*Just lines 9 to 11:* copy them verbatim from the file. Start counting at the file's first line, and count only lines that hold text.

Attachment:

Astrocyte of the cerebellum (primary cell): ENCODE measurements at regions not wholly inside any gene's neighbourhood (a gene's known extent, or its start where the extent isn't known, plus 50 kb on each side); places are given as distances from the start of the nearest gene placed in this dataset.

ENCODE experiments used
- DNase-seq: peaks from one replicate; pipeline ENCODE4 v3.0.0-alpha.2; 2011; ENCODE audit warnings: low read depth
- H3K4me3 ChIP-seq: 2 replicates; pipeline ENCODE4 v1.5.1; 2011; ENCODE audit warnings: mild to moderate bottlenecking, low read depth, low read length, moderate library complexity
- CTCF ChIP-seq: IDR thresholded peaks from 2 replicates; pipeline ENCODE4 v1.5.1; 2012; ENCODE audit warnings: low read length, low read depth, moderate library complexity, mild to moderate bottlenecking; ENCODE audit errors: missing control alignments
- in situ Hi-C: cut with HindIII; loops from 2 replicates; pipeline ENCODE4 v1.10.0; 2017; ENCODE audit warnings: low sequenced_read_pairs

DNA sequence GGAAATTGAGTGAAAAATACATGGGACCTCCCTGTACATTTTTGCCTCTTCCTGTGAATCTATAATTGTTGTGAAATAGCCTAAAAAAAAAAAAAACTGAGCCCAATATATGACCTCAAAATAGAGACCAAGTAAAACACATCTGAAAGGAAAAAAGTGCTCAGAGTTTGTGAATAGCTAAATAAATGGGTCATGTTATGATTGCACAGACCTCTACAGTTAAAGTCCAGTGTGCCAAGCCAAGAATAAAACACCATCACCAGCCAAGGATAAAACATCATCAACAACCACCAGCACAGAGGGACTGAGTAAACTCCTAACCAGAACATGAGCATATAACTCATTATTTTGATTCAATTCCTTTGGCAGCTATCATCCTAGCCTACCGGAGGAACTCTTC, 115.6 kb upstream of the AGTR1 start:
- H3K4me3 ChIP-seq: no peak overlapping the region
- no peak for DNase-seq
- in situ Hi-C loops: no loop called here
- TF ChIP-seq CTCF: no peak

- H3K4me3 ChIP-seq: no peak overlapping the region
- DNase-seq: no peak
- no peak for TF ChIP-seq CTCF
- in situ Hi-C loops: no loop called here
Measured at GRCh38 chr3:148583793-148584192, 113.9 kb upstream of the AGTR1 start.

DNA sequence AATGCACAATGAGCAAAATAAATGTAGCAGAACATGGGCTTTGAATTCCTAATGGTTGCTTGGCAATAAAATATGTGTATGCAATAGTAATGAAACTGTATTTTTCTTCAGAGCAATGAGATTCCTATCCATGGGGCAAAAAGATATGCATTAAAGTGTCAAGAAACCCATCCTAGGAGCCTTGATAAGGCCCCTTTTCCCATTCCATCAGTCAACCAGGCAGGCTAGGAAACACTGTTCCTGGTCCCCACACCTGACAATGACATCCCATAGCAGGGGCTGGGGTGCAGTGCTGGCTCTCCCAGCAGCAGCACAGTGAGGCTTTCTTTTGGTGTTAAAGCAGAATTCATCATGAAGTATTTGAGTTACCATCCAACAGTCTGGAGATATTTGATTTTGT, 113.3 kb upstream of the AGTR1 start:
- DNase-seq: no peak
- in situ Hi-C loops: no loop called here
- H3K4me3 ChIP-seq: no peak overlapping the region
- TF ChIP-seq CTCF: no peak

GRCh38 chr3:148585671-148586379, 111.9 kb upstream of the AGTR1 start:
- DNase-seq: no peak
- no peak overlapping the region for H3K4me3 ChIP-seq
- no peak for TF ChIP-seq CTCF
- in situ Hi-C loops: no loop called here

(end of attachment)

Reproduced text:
- no peak for DNase-seq
- in situ Hi-C loops: no loop called here
- TF ChIP-seq CTCF: no peak